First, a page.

Not All Peak Bodies Are Equal

The Bell Curve

Peak bodies across all Australian industries range from the very poor to the outstanding – think of it like a normal curve (i.e. bell-shaped). Unfortunately, this means that most are mediocre. It is these under-performing bodies that are the source of wariness by commercial businesses regarding the value of having a peak body and associating with it.

There are many reasons why a peak body can underperform, with one being lack of scale and representativeness. While commercial markets have tended towards consolidation for scale, in many cases this has not happened with peak bodies. The reality is that scale, inclusiveness and critical mass are fundamental for the authority of a peak body. This is especially so for smaller industries that must compete with powerful interests to influence governments and the community.

Achieving scale is a major issue for the seafood industry, where there is much fragmentation and variable capacity with existing bodies. The seafood industry has done quite a good job without an overarching peak body that is properly equipped to do the required external and internal jobs.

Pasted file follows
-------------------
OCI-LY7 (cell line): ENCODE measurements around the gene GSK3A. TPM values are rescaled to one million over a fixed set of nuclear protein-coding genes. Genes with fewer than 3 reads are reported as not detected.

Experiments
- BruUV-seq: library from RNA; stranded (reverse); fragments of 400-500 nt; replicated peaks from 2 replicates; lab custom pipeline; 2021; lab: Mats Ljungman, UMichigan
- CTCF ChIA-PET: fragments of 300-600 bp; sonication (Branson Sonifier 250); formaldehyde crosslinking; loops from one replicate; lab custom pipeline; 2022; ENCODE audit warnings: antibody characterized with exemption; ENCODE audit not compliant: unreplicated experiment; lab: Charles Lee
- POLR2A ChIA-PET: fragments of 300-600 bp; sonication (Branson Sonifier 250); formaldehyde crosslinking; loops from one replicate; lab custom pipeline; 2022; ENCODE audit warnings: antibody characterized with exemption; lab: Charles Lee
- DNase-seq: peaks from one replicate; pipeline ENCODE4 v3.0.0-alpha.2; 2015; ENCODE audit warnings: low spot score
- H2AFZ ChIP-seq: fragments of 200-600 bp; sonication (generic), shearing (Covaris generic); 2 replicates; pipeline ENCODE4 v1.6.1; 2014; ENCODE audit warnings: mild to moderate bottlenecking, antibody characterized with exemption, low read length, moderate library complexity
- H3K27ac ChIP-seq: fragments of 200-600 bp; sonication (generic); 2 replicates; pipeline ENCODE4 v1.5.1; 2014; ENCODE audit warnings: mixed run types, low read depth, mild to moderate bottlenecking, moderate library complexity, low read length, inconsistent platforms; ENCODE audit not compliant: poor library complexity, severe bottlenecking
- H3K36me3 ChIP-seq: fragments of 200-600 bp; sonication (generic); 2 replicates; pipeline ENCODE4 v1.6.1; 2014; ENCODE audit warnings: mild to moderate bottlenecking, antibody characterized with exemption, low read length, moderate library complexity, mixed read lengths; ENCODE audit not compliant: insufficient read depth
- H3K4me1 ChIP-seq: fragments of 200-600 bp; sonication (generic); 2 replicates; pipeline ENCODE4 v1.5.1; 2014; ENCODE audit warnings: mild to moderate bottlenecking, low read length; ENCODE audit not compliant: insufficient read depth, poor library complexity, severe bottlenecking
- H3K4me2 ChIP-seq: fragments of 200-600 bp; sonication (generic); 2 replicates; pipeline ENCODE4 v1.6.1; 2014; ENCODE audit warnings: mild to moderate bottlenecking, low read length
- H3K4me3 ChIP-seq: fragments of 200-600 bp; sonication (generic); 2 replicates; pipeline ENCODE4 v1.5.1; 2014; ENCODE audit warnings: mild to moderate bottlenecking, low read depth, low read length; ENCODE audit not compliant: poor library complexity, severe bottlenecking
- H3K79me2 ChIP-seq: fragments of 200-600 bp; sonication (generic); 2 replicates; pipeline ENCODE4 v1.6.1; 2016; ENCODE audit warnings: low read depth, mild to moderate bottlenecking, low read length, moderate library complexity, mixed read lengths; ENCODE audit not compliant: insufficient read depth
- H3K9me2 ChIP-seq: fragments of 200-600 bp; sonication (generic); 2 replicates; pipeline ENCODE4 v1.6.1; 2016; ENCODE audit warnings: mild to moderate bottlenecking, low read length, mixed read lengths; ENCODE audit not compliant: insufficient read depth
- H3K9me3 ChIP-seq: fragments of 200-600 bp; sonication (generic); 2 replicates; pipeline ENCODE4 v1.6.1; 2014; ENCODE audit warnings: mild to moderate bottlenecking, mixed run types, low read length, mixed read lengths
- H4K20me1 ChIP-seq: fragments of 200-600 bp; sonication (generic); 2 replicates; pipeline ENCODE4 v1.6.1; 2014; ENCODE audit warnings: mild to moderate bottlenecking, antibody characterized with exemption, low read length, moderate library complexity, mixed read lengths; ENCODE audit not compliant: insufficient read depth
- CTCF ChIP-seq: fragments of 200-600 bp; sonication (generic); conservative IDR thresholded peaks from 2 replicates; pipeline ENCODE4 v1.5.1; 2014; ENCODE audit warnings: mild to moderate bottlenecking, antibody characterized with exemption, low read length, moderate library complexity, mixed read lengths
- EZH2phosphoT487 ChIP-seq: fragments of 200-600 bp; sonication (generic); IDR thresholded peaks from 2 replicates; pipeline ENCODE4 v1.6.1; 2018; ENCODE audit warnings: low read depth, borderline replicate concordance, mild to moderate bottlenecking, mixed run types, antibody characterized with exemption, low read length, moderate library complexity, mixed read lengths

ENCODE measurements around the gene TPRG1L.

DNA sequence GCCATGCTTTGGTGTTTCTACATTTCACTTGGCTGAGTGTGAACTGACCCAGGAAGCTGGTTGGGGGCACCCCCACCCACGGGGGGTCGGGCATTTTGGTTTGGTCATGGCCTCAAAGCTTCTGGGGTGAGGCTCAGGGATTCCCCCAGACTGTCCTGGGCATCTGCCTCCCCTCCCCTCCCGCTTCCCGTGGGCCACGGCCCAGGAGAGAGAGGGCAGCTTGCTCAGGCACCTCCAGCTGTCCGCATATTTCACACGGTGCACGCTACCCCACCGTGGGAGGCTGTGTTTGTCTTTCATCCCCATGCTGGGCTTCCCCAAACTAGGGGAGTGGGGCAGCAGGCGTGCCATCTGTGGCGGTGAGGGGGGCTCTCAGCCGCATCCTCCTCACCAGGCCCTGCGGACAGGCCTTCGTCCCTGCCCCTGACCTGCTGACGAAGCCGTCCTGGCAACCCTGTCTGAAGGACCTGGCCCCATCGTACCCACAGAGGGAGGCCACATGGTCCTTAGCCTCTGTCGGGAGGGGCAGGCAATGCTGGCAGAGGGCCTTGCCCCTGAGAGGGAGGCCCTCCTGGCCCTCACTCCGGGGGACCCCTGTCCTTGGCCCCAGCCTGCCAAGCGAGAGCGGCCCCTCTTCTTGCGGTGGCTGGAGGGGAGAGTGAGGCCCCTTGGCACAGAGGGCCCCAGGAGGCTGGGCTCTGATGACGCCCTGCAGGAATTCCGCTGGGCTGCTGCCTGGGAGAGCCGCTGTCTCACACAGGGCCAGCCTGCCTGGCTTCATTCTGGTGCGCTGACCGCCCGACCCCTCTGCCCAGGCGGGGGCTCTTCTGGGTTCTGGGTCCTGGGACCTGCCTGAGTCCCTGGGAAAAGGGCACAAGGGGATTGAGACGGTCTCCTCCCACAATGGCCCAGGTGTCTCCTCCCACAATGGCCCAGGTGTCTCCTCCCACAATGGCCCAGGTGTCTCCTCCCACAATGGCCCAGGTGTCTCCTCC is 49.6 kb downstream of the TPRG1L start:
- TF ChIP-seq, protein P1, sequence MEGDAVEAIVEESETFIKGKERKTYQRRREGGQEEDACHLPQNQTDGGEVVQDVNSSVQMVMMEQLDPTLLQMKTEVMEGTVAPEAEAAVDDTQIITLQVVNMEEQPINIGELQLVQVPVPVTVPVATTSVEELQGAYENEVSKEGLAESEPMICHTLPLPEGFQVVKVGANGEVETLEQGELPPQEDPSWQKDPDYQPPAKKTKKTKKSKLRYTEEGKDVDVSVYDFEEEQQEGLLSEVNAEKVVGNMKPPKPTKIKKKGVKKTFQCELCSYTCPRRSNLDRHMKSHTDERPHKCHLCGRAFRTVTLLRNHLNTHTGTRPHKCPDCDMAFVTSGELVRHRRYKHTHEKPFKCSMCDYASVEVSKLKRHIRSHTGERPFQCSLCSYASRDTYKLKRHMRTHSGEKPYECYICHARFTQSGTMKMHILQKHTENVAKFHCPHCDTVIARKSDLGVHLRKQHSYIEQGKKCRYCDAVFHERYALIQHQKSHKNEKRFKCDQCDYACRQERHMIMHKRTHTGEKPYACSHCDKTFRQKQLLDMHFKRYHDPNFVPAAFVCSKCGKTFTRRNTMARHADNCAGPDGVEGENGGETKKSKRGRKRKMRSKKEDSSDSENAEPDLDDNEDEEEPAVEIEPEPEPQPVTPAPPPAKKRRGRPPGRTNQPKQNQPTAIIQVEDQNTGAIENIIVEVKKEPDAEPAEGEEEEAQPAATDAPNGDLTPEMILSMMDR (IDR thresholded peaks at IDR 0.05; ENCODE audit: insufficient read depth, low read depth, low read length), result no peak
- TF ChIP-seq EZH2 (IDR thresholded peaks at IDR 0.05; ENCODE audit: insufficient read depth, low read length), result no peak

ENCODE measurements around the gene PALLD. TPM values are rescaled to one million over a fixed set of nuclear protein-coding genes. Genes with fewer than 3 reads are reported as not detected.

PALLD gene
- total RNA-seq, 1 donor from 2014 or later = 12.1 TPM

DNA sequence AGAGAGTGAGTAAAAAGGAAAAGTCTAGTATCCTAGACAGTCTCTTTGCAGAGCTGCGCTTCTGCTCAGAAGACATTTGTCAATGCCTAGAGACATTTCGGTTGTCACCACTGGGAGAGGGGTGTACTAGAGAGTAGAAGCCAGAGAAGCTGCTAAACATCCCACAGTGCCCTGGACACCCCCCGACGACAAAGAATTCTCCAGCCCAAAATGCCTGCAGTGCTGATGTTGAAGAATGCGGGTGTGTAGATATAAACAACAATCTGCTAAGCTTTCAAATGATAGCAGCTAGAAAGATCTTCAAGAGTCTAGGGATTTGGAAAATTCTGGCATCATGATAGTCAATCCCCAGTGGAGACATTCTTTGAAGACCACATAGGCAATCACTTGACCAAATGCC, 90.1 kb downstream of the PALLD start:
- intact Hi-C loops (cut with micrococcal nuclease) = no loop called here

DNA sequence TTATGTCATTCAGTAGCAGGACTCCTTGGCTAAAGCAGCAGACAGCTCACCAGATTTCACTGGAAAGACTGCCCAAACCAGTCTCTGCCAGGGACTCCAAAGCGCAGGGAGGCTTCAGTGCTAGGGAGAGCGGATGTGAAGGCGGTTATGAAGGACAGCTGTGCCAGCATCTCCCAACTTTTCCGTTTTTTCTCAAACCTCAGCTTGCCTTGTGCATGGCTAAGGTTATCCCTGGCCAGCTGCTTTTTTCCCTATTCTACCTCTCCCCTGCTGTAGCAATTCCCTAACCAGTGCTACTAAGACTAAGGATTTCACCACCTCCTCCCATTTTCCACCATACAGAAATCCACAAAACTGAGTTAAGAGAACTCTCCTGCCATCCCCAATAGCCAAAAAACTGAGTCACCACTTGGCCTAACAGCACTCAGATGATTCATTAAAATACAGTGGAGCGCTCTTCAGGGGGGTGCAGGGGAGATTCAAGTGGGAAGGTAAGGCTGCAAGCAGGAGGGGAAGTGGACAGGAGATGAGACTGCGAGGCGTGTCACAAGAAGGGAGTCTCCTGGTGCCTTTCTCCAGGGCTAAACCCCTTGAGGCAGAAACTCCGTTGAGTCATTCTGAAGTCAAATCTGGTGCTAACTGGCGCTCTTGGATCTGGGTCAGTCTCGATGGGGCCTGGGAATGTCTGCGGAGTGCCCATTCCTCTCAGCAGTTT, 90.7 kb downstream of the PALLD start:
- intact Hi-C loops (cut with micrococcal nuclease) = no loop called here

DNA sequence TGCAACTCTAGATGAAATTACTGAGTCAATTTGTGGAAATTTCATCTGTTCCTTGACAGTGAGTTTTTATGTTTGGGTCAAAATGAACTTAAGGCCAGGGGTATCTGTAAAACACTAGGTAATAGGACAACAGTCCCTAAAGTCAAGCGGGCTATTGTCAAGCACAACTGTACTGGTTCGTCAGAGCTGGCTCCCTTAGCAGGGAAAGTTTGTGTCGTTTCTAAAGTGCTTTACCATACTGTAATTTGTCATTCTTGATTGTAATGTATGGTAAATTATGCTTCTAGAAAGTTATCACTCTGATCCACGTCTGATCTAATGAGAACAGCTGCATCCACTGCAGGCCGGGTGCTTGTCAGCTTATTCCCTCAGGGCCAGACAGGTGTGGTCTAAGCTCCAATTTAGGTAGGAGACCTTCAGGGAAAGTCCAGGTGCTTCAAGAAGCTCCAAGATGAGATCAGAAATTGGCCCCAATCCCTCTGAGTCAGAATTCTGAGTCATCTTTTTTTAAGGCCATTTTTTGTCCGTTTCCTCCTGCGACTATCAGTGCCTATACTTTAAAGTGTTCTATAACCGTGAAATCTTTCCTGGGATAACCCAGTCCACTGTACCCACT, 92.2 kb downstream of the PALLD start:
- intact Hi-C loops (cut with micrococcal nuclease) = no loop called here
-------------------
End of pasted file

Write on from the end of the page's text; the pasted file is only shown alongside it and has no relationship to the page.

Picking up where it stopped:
Still, the industry falls well short of what is possible, and for many good people in the industry, the implications of not having an effective national peak body are quite serious.

The good news is that well-designed, modern peak bodies are having a powerful influence on the prosperity of industries. The question is not so much whether to have a peak body, but how to ensure it is a highly effective body that will be valued by seafood businesses.

The opportunity now for the seafood industry is to innovate and create a modern and world class peak body that will exert the level of influence that best reflects the scale and significance of the industry.

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